I’m sure there will be some surprises tonight. I’m interested to hear his “pivot” toward jobs and the economy.  And I’m sure the speech will be eloquent. But we’re over the awe of his eloquence. It’s means zip anymore. Those 30 eloquent speeches on health care delivered what? Nothing.  Even though I’m quite happy about that, it makes the point that he’s all speech and no action. He is “just words”.

Speaking of words, I’m trying to get an idea of what the over/under is on how many times he’ll say “I”, “me” or “my” tonight. This is the first SOTU for the most self-absorbed president in my lifetime and I can’t help but believe the count will be high.

~McQ

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13 Responses to The State Of The Union Address

  • So what will we hear tonight?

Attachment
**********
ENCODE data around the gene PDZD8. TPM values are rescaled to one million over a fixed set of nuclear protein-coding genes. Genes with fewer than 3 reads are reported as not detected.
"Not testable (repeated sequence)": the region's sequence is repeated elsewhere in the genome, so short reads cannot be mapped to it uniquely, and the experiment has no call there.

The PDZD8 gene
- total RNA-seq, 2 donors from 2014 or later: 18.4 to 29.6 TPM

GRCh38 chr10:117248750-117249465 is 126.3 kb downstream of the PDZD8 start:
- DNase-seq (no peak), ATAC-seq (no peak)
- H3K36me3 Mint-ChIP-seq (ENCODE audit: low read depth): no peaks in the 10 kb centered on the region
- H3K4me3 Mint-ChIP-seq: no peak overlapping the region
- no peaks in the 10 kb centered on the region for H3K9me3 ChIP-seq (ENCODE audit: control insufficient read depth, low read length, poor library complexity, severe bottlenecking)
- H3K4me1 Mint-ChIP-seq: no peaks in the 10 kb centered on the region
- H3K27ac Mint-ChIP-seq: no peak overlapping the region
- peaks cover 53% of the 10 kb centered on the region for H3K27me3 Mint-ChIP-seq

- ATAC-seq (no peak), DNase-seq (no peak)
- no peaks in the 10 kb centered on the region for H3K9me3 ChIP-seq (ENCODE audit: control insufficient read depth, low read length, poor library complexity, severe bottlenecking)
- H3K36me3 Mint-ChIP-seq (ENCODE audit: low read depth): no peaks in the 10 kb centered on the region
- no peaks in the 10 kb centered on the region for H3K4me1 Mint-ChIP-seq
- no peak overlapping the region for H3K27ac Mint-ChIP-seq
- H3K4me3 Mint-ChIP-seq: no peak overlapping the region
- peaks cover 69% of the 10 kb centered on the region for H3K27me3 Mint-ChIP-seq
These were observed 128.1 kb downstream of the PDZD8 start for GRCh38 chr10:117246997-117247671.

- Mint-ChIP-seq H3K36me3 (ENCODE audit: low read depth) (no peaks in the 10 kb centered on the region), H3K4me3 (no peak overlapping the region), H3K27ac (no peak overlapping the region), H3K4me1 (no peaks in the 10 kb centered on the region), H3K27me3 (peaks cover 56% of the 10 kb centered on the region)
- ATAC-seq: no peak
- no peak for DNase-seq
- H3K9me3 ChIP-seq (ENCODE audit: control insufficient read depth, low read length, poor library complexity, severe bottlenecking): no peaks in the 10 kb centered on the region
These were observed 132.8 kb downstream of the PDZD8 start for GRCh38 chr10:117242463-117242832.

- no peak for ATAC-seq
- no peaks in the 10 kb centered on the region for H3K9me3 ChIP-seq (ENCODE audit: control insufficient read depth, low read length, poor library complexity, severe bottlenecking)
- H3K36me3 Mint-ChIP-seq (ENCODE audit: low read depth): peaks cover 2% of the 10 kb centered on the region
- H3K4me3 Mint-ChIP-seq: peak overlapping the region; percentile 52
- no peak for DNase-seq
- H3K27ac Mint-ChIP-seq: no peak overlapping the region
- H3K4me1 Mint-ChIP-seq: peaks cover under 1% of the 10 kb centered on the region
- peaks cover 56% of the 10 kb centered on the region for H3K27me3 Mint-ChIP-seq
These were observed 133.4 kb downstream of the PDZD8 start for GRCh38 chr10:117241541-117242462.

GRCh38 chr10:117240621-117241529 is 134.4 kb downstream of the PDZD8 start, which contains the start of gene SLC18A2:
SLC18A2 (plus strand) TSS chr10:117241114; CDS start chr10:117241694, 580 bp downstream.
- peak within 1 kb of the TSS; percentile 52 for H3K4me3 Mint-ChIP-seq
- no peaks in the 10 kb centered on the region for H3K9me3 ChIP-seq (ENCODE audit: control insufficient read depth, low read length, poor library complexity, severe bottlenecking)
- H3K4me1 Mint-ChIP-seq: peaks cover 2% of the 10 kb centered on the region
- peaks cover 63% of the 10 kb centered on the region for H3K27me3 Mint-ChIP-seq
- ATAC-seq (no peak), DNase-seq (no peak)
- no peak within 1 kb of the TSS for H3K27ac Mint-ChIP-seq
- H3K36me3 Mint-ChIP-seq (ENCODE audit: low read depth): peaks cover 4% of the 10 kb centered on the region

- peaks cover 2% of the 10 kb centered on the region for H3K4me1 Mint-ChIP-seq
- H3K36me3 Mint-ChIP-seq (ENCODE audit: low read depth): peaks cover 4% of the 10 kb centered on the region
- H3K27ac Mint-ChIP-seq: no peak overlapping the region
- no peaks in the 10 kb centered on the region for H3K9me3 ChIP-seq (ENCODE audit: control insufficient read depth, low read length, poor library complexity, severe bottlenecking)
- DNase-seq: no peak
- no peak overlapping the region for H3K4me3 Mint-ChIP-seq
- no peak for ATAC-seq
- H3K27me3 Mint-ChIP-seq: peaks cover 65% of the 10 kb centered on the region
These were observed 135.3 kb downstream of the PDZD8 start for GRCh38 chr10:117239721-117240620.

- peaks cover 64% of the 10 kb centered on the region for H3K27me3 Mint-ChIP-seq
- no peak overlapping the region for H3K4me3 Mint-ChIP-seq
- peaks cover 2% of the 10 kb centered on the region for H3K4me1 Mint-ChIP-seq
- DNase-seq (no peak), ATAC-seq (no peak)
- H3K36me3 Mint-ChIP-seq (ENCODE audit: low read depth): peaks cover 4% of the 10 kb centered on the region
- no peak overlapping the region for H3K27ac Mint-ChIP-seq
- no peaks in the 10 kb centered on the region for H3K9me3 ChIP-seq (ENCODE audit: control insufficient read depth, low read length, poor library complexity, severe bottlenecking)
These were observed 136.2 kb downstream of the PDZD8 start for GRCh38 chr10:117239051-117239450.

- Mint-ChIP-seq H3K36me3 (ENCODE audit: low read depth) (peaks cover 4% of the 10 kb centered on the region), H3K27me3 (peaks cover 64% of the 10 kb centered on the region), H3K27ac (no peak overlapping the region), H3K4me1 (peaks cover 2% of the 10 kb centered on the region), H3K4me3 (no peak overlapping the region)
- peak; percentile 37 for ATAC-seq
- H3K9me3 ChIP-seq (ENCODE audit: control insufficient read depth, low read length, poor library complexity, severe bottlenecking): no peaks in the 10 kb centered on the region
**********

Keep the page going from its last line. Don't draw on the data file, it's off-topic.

Switchgrass!?

  • If it’s true that he will accept responsibility but not blame, then I would assume that he will not be very subtle in assigning blame to others.  Bush will certainly get the usual treatment (“the past eight years“) as will Republicans in congress and the unnamed critics (“they said“).  But I think he may take some jabs at his own party, and I think the most interesting thing will be just how much blame he assigns to them, and how pointed he will be in his criticism.
     
    I think that there’s also a chance that he’ll spend too much time on assigning blame, which might provide a very unfortunate focal point for analysis afterwards.  If he intends to double down on his agenda, then he’ll need to make that the basis of his speech.  If he spends all night talking about blame and very little time talking about his agenda and his responsibility, he will be massacred in the polls later this week.

  • With ‘The One’, shouldn’t it be the STFU speech?

  • I bet we hear “I” and “my” or variations of the usual Imeme greatness through self reference no less than 75 times tonight.  I’m sure he can tell us something folksie about his childhood or some trip he’s made that will take up at 18 of the 75 I’m counting on.